“First of all, it tells us that already the earth has warmed by one point one degrees Celsius, so we only have point four degrees Celsius more to go before we reach the one point five degrees Celsius above pre-industrial averages.  We are already feeling the effects of that one degree rise already. At one point five it is going to be worse, but at two degrees it is going to be alarming. Ecosystems that could potentially adapt at one point five will not be able to survive at two degrees Celsius. For us, at one point five, we will lose seventy-five to ninety percent of our coral reefs. At two degrees, it is totally dead. That, obviously, we cannot accept. The good part of the report says it is still achievable to reach the one point five degrees Celsius target. Current greenhouse gas concentrations in the atmosphere are not enough to lead us to one point five yet. So, if we do something now it can be achieved but we only have ten years to do it because after 2030 unless we address it, we have lost the one point five target. So, it can be done and we know that it will require a huge investment in transforming our economies from fossil fuel based to renewable energy where Belize is doing a great role. But it has to be all sectors, electricity, transport, agriculture, forestry – so all sectors must contribute to that. So, we want that to come out at the COP and we know that we might face some setbacks there.”

CREDIT: Channel 5 Belize

Panos Caribbean Launches New Climate Justice Campaign

On the eve of the next global climate change conference to be held in Poland in December, and following the release of a special report by the International Panel on Climate Change that highlights the urgent need for action by governments, industries and individuals to contain global warming, Panos Caribbean is launching a new regional campaign to support the Caribbean and other vulnerable countries in the fight against climate change.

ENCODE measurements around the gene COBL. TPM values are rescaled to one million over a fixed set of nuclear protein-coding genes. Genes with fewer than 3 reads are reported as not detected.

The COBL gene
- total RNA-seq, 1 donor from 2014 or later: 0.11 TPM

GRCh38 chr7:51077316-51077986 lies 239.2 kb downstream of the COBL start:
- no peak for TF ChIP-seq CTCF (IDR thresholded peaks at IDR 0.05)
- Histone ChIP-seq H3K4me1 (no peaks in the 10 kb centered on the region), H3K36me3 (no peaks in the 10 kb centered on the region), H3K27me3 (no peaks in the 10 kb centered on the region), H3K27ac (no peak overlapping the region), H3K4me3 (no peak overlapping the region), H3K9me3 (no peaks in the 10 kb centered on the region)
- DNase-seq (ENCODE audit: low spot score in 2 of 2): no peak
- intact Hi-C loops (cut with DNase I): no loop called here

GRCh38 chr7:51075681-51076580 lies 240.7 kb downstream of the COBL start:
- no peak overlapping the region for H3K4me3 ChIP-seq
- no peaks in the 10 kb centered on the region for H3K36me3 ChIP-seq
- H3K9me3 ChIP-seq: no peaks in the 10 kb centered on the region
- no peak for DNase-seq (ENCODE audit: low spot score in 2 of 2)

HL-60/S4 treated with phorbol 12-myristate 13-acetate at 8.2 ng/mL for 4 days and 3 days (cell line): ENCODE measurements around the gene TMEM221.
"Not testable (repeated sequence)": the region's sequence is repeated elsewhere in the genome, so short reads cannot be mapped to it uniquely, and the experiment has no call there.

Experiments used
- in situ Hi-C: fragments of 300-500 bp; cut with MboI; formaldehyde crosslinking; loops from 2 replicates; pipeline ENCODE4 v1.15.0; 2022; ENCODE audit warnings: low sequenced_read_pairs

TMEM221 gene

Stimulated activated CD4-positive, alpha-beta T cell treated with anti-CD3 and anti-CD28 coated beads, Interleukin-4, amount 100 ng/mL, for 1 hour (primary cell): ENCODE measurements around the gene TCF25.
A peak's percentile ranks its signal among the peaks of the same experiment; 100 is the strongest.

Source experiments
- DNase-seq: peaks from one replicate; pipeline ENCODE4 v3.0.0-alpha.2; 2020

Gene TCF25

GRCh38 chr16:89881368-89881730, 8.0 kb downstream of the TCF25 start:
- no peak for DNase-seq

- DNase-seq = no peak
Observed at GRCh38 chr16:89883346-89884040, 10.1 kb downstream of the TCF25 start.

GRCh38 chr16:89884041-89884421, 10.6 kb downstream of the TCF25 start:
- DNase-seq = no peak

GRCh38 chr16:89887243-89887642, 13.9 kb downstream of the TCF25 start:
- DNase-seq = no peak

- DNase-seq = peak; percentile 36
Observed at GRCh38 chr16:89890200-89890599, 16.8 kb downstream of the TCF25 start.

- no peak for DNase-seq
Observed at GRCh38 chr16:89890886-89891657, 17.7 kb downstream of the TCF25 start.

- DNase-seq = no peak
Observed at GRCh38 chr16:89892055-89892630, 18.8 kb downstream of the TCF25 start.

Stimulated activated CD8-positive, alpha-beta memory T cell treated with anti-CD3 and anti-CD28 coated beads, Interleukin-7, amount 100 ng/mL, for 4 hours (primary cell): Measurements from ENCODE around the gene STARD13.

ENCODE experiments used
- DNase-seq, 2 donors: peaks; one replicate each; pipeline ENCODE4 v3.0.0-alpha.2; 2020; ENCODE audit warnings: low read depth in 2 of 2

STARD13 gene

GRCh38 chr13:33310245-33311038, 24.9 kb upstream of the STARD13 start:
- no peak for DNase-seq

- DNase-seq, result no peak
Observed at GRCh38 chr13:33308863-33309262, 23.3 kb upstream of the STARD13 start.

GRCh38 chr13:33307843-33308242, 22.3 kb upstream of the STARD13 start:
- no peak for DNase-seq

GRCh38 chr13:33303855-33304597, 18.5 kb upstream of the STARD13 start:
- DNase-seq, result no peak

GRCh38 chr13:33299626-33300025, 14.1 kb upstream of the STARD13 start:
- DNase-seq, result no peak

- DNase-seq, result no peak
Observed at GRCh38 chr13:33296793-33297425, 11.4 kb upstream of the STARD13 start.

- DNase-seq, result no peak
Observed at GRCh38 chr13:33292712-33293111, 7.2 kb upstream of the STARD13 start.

The face of the campaign is a new, powerful painting by Saint Lucian – American artist Jonathan Gladding. It pictures a young girl with her body almost entirely submerged by sea-level rise, and with her fingers sending the desperate message that she needs #1point5tostayalive.

Saint Lucian poet and playwright Kendel Hippolyte, who played a lead role in the campaign to secure the historic Paris Agreement in 2015, has called on Caribbean artists to add their voice to the call for decisive global action against climate change.

Click on the image above to obtain and download large-resolution.

“We cannot look at our children and grandchildren and say we did nothing or we did not know what to do. Whatever artistic gift we have – and whatever rewards it brings or we hope it will bring – will not mean a thing if all we hand over to our descendants is a planet that is their funeral pyre even while they are alive,” says Hippolyte.